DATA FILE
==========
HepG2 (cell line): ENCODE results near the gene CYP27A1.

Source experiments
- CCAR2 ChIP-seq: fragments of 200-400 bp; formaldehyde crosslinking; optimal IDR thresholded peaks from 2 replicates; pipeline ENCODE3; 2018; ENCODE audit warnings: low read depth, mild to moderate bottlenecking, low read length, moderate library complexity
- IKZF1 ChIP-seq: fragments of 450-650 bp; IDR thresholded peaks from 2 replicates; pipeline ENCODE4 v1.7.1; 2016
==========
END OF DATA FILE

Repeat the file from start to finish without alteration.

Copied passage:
HepG2 (cell line): ENCODE results near the gene CYP27A1.

Source experiments
- CCAR2 ChIP-seq: fragments of 200-400 bp; formaldehyde crosslinking; optimal IDR thresholded peaks from 2 replicates; pipeline ENCODE3; 2018; ENCODE audit warnings: low read depth, mild to moderate bottlenecking, low read length, moderate library complexity
- IKZF1 ChIP-seq: fragments of 450-650 bp; IDR thresholded peaks from 2 replicates; pipeline ENCODE4 v1.7.1; 2016